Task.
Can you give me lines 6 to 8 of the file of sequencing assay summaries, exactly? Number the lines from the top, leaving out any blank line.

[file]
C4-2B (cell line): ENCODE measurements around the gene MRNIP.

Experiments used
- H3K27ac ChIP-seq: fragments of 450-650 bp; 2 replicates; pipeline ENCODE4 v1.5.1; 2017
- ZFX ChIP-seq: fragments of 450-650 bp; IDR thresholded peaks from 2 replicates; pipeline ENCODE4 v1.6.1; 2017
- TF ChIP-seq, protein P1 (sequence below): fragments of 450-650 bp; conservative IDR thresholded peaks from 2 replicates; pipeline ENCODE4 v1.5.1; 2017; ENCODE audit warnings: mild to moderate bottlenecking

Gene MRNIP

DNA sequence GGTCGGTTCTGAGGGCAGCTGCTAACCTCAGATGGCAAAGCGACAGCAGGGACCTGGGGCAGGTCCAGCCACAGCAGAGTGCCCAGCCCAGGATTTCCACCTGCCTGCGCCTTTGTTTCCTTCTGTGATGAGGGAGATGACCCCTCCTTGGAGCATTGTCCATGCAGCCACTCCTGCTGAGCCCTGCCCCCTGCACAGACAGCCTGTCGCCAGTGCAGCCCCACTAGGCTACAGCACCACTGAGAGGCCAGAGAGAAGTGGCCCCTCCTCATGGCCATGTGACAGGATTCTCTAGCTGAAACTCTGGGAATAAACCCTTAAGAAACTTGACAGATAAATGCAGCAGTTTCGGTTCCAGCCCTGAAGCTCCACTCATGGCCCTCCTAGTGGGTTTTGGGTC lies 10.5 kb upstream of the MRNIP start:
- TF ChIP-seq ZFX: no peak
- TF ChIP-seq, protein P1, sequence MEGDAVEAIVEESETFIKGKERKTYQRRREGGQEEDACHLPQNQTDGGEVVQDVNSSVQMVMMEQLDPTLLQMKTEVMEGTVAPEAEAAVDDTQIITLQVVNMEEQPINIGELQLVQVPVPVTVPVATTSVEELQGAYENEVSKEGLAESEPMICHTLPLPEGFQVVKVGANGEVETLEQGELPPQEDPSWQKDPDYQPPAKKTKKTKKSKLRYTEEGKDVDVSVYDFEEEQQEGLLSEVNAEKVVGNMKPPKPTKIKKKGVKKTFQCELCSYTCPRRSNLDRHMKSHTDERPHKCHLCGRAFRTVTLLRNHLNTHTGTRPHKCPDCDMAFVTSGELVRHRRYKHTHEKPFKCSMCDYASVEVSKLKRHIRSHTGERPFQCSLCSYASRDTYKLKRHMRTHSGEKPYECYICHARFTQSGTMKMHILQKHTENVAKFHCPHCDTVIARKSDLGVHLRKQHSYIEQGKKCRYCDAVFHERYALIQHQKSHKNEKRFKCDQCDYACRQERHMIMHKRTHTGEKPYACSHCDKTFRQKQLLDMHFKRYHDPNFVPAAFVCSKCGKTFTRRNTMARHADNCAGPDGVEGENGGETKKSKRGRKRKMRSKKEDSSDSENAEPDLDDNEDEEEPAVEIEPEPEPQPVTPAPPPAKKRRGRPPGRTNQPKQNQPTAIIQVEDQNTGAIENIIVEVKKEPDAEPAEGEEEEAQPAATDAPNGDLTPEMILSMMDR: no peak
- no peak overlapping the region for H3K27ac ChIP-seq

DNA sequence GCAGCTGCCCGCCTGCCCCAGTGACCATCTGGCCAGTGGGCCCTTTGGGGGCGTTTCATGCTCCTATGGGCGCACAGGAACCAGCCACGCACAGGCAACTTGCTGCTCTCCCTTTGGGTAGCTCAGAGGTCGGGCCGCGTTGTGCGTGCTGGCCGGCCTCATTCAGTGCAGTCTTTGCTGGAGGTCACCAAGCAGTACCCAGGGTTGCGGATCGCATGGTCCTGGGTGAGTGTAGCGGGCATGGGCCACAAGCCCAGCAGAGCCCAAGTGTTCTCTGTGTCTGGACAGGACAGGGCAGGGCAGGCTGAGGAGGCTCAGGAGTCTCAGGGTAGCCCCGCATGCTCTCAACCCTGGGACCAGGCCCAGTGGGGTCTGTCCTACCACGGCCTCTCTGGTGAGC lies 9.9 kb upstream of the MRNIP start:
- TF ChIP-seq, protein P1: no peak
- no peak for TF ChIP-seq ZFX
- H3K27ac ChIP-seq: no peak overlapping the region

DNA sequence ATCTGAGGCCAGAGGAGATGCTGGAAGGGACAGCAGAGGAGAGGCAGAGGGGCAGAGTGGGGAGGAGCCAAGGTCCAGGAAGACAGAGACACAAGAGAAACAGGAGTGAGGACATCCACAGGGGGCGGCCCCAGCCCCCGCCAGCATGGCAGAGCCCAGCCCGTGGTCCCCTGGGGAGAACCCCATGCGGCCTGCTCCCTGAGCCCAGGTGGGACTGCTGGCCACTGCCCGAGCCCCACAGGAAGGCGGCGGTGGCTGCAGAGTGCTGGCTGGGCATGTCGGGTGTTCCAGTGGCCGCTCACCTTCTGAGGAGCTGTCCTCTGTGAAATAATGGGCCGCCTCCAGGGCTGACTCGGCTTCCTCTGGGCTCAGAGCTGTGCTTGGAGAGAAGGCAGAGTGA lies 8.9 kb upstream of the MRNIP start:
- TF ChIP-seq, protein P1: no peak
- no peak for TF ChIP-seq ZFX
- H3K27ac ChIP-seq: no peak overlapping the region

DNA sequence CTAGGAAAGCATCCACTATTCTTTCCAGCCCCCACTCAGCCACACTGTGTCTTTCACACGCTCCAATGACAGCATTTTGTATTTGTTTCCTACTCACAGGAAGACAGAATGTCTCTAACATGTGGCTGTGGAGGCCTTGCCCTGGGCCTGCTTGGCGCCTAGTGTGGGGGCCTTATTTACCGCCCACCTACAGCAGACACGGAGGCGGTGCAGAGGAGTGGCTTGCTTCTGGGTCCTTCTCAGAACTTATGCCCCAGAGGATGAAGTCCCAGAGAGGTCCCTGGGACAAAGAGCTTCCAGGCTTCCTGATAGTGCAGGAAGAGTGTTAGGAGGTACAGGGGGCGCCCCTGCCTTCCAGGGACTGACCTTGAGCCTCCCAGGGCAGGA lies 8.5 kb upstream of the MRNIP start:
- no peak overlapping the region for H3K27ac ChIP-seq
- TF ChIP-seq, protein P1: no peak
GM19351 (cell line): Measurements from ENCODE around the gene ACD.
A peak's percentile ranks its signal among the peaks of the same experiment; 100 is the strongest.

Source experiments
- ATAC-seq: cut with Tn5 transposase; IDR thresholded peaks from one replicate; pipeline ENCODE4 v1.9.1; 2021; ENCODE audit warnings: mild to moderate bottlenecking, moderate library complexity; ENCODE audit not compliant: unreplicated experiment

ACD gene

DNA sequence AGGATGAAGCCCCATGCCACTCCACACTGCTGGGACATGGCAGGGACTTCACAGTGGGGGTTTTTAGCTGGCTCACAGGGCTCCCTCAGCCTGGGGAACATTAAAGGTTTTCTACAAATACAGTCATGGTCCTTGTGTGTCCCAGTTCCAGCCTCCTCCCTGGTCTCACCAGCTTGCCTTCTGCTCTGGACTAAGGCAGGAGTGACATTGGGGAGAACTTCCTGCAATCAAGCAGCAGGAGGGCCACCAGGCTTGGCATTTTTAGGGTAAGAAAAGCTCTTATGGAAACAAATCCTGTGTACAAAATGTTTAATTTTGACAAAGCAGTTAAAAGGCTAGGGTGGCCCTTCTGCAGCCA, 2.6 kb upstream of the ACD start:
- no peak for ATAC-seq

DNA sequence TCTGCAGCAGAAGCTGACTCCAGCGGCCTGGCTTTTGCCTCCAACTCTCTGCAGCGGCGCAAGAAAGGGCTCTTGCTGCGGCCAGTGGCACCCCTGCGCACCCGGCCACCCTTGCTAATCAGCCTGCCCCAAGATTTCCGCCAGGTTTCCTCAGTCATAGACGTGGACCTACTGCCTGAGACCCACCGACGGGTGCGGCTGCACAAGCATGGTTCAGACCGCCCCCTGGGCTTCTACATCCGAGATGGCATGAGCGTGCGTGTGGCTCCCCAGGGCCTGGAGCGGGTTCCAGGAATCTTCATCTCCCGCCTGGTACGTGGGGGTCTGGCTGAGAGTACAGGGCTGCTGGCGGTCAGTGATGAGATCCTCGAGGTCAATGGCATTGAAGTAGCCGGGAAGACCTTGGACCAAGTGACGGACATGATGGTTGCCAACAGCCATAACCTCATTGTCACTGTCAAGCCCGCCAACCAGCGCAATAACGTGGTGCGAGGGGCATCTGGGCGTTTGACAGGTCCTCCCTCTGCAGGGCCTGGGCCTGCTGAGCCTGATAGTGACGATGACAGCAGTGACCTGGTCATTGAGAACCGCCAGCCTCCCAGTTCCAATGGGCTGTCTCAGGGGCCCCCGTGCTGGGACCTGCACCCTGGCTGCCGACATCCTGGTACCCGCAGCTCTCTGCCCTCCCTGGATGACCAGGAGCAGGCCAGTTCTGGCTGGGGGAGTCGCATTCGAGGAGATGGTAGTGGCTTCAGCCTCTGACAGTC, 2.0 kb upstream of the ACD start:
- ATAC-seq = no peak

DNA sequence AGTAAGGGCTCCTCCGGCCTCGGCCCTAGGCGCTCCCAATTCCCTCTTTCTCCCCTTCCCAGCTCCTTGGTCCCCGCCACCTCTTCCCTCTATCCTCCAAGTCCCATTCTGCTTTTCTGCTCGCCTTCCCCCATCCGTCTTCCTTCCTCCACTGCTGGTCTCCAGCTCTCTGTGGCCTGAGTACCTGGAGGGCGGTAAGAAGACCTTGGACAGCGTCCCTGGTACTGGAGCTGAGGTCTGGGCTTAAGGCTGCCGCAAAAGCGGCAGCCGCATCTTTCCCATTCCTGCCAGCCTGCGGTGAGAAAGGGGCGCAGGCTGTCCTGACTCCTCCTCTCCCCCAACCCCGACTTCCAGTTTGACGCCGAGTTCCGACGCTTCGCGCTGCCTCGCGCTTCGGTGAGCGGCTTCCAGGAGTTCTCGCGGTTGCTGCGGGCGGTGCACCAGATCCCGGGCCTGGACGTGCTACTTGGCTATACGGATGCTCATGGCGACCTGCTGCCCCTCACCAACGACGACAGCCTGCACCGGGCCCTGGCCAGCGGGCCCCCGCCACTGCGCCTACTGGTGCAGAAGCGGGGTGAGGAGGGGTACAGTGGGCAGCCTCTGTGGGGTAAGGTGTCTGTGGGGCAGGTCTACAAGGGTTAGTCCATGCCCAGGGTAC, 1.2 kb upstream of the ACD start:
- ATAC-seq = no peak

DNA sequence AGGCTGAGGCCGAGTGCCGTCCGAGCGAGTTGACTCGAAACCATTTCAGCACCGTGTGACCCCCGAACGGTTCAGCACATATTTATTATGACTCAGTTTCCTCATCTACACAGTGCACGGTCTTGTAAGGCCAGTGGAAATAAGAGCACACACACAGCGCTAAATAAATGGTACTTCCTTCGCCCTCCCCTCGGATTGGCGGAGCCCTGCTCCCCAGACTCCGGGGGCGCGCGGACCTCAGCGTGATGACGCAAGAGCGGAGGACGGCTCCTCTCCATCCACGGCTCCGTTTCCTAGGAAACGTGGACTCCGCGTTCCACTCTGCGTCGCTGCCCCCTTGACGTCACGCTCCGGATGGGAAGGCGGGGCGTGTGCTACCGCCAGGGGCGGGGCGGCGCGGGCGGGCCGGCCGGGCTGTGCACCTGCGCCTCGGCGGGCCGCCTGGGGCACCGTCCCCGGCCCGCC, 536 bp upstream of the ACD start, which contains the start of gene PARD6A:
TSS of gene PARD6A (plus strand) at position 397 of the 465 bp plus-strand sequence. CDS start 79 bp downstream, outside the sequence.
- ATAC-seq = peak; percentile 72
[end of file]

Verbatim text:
Gene MRNIP

DNA sequence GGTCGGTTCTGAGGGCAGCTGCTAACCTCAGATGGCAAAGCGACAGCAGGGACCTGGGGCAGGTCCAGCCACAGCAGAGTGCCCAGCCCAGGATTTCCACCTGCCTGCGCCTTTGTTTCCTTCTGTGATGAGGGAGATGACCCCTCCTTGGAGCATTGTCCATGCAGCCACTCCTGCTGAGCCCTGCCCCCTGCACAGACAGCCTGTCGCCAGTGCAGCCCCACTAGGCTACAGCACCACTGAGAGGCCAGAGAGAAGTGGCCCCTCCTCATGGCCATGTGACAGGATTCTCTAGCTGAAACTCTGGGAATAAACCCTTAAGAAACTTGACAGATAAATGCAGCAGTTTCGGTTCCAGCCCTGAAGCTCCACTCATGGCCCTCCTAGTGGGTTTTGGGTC lies 10.5 kb upstream of the MRNIP start:
- TF ChIP-seq ZFX: no peak